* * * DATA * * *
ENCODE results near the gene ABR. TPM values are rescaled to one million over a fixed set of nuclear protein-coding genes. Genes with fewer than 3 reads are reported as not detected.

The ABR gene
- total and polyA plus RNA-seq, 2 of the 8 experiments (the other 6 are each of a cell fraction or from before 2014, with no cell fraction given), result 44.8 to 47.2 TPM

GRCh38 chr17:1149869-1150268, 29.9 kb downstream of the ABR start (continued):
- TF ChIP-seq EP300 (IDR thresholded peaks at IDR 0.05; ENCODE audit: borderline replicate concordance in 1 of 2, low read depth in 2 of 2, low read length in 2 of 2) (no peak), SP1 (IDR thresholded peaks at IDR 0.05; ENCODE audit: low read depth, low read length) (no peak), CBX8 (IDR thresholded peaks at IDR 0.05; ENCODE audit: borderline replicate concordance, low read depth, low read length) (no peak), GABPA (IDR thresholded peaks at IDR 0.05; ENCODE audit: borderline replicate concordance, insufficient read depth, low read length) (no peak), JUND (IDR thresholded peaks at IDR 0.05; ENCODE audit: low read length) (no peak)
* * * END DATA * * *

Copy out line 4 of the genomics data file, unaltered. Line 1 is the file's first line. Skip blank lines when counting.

GRCh38 chr17:1149869-1150268, 29.9 kb downstream of the ABR start (continued):